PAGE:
President Obama yesterday used an appearance at a Michigan vehicle battery plant to repeat a talking point familiar to voters and observers by now: Clean cars mean more jobs, less pollution and a big boost for a failing industry.
"Every day, hundreds of people are going to work on the technologies that are helping us to fight our way out of this recession," Obama said. "Every day, you're building high-tech batteries so that we lead the world in manufacturing the best cars and the best trucks.
"And that's how America will lead the world in automotive innovation and production and exports in this country," he added, to applause from employees at the plant, which used $468 million in federal and state stimulus money to rebuild and create some 150 jobs.
It's been a popular refrain for the administration, which in recent weeks has doubled down on highlighting the president's efforts to make cars more fuel-efficient. Yesterday's appearance came just two days after Obama announced the first-ever fuel economy standards for medium- and heavy-duty trucks.
And even the trucks announcement was made just 11 days after Obama, flanked by the heads of the country's major automakers, announced a plan to double fuel efficiency standards for passenger cars to 54.5 mpg by 2025, which he called "the single most important step we've ever taken as a nation to reduce our dependence on foreign oil."
This year alone, Obama has made five public appearances dedicated solely to clean cars, in addition to several speeches on energy independence that mentioned the effort. Those come on the heels of a round of speeches at clean car factories last summer and White House appearances to announce three rounds of fuel efficiency standards.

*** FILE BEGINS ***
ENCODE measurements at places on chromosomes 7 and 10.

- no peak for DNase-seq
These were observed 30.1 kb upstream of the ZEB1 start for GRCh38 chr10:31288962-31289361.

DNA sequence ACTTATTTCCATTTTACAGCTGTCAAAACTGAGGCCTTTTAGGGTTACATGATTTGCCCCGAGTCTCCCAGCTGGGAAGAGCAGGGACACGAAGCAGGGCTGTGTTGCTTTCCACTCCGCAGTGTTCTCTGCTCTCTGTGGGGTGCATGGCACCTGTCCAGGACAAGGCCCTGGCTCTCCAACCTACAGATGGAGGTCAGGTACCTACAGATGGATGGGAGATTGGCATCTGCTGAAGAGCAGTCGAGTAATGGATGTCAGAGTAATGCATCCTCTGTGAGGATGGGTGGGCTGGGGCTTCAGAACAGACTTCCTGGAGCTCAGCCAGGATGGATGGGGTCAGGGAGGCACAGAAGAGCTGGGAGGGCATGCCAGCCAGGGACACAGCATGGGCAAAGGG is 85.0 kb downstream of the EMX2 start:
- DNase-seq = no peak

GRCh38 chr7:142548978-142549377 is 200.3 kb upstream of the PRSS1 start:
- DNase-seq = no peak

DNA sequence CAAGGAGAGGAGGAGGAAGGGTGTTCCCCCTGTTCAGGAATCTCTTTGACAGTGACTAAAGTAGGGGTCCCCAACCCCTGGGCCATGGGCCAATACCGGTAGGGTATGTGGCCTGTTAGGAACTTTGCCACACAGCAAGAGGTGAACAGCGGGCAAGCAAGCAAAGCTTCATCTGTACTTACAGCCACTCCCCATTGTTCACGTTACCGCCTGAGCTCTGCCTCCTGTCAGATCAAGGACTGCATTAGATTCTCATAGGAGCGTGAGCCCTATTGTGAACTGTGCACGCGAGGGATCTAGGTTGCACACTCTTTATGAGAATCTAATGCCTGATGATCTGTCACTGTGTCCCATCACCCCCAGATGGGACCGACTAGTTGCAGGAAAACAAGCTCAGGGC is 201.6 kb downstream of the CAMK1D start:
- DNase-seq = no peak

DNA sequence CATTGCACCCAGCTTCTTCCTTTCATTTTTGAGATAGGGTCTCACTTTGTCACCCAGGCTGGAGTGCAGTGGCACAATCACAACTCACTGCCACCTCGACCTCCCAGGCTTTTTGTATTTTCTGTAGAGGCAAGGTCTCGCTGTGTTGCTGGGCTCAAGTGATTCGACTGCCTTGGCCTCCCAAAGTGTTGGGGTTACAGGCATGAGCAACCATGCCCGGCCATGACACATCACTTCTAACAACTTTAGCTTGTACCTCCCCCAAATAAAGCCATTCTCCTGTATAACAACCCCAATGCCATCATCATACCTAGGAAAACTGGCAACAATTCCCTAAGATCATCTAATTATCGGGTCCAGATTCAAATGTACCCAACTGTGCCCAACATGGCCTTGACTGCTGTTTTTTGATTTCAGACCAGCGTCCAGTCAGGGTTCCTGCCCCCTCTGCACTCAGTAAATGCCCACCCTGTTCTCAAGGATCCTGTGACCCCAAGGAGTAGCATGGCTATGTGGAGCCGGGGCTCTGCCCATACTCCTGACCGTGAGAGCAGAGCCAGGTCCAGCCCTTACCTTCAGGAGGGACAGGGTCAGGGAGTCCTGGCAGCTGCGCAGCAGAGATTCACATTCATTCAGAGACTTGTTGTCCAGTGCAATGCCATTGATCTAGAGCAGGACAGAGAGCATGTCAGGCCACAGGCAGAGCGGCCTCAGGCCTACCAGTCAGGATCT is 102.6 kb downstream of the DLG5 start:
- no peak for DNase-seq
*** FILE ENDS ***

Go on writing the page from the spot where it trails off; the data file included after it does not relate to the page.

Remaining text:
The reason, observers say, is simple: Clean cars have been an economic bright spot for the administration.
"It's very clear that the policy makes a lot of sense across the political spectrum, and it's very clear that it's very tangible proof of how an environmental policy can go hand-in-hand with economic policy," said Roland Hwang, transportation director at the Natural Resources Defense Council.
Hwang's group, along with the United Auto Workers and the National Wildlife Federation, published a report earlier this week that found that the clean car industry was already supporting 151,168 jobs across 43 states and the District of Columbia. Those jobs were especially concentrated in Michigan and Ohio, key election battleground states and frequent stops for Obama for touting the potential of federal investments (E&ENews PM, Aug. 9).
While the national unemployment rate hovers around 9 percent, nobody could blame the White House for focusing on a sector that has created jobs with the help of government policies promoting hybrid and electric cars. In fact, one White House official said, the clean car message takes on an even greater significance because of Obama's role in rescuing General Motors and Chrysler from bankruptcy with a bailout in 2009.
"Think back a couple of years when it wasn't clear whether all of the domestic auto manufacturers would survive," White House Council on Environmental Quality Chairwoman Nancy Sutley said in an interview. Think back "to how fundamental that is to our economy, not only our national economy but regional economies. And part of their resurgence is a focus on new technologies and on fuel-efficient cars."